When four Chicago bankers decided in 1973 to buy the ailing last bank in South Shore, Chicago, their colleagues thought they were mad. This was one of the city’s poorest areas, where commercial life was draining away and the mainly black community of 80,000 was on its knees.
Capital was flowing out, homes falling into disrepair, property values plummeting, store-owners leaving. Ron Grzywinski, one of the bankers, described it as “a disinvested community” where, because there were so few opportunities for work, people did not think it worth investing in education and work skills. But disinvestment, argued Grzywinski, was a market phenomenon that could be reversed only by reinvigorating local markets.
He and his team set out to build investors’ confidence in the community. What they have created is one of the most impressive models of how to break through the outmoded divide between charity and commerce, social purpose and profits. The bank, Shorebank, invests in social capital creation and, by doing it well, makes a financial return that can compare with any bank in the US.
It started with the belief that people in distressed communities such as South Shore have the same aspirations as everyone else. They lacked conventional collateral or credit histories, but they were credit-worthy. Grzywinski’s team also held fast to the principle that renewal would be self-sustaining only if it were supported in a disciplined and business-like fashion. Charity would not work in the long run. Local markets for jobs, property and retailers could be restored only if there were strong, local social institutions. Communities declined through a complex, compounded process, which required an equally complex and comprehensive response. Renewal needed to be all- encompassing, improving the apartments people lived in, the stores they shopped in, the quality of their schools and transport.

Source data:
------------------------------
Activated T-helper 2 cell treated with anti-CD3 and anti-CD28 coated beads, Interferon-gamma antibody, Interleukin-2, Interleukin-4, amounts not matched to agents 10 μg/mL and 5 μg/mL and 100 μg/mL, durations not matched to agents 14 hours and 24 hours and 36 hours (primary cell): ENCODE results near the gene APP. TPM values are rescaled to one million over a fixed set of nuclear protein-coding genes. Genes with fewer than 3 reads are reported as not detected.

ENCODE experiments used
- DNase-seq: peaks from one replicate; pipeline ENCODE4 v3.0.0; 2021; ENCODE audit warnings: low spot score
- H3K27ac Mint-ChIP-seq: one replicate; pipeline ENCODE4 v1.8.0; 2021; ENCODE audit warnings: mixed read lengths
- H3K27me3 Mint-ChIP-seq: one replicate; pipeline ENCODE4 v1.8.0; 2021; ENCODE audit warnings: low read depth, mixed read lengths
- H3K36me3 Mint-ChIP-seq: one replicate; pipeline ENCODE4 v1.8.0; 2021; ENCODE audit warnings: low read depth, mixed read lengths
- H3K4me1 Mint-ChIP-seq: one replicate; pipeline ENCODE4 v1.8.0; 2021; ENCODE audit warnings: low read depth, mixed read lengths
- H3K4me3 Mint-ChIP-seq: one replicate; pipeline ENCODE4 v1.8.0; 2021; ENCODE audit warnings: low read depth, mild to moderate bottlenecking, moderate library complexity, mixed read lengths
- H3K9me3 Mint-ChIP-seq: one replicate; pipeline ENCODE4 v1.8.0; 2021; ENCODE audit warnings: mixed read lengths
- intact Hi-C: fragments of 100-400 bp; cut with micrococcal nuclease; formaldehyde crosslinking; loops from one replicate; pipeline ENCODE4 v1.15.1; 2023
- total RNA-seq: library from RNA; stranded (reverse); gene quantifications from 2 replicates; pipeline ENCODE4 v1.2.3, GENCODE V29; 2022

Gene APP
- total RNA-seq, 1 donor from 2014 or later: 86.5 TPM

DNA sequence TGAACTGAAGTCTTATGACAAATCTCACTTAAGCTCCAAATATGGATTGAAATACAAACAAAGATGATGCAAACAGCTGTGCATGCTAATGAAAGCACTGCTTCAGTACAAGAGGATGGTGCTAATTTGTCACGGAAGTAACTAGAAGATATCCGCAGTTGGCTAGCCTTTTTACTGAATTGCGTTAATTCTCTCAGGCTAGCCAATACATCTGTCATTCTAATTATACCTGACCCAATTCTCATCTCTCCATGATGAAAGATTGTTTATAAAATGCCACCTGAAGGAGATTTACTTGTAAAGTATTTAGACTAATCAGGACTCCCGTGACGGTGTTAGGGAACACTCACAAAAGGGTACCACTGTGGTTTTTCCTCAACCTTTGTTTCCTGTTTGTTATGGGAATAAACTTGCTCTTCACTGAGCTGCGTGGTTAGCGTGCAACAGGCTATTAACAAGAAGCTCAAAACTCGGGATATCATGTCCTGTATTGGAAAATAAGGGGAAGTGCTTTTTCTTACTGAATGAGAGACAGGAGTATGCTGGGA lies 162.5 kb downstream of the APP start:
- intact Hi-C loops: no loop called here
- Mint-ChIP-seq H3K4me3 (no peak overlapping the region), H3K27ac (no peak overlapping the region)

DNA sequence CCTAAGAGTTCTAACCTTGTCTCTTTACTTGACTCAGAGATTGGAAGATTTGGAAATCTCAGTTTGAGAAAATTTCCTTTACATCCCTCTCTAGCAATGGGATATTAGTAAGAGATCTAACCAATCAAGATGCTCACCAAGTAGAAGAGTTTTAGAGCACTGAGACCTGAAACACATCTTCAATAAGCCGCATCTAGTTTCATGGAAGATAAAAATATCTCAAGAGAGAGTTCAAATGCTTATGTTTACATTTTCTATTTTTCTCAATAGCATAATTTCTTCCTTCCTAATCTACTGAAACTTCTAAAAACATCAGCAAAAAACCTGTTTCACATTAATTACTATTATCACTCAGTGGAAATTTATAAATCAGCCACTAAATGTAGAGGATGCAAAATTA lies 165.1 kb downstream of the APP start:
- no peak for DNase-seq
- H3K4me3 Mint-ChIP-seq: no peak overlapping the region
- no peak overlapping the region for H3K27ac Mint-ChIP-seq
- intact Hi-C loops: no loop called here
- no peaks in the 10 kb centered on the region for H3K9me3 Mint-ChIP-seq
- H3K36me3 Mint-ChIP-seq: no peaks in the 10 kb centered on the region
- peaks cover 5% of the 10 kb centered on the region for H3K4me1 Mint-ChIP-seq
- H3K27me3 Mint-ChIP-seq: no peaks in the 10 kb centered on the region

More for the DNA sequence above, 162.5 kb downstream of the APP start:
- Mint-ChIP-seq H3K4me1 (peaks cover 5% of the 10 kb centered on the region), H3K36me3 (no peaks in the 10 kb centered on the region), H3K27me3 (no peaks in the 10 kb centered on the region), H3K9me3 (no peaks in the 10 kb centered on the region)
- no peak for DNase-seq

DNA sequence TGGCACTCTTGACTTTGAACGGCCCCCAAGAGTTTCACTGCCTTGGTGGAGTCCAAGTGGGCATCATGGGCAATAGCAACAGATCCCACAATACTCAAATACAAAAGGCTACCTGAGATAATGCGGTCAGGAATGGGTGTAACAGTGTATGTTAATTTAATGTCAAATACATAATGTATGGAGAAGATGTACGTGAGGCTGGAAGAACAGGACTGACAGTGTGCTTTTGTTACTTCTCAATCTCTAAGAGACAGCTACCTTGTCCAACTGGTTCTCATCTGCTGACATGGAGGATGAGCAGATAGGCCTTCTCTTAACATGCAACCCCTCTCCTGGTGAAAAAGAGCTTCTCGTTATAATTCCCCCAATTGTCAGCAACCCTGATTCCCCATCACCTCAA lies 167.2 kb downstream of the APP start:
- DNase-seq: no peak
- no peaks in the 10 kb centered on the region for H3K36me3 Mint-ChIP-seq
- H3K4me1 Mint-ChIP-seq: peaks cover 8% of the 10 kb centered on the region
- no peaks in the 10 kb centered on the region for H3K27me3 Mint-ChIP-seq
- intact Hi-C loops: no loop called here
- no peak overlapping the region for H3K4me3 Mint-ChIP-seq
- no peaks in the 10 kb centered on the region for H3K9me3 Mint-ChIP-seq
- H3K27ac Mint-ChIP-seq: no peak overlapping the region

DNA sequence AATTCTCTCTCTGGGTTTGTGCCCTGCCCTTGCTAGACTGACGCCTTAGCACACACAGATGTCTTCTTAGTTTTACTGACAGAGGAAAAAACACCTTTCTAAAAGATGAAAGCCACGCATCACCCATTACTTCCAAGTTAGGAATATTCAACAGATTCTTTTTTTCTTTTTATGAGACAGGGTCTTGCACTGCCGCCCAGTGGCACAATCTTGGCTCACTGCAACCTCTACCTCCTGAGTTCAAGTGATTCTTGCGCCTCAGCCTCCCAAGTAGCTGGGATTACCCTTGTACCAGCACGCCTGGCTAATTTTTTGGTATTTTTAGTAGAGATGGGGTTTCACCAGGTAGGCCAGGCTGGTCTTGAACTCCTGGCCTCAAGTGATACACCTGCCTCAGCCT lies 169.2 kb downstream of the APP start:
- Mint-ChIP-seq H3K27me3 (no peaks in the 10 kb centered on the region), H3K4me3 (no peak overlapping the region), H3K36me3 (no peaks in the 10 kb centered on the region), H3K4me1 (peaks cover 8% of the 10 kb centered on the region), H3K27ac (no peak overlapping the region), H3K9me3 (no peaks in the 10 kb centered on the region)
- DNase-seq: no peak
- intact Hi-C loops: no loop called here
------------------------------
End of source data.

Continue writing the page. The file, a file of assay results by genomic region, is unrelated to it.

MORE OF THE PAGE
To cut short a long and inspiring story, Shorebank has helped to transform the area, by lending to local rehabbers who have improved apartment blocks, brought residents back to the area and created local wealth. The bank has assets of $725 million: a 15-fold increase over 25 years. In 1998-99, it made a record profit of more than $5 million and its return on equity has averaged more than 25 per cent for most of the past 20 years. And in the same year Shorebank lent more than $61 million to 13 distressed neighbourhoods in Chicago. The bank has done this without calling on direct subsidies to its borrowers.
Why is there no equivalent bank in the UK? Shorebank has shown how financial and social capital can be grown together. But, all too often, shareholder interests and social needs seem to be in conflict. The scope for socially responsible business seems to be closing down in a world in which managers are increasingly driven to meet the demands of shareholders and financial markets.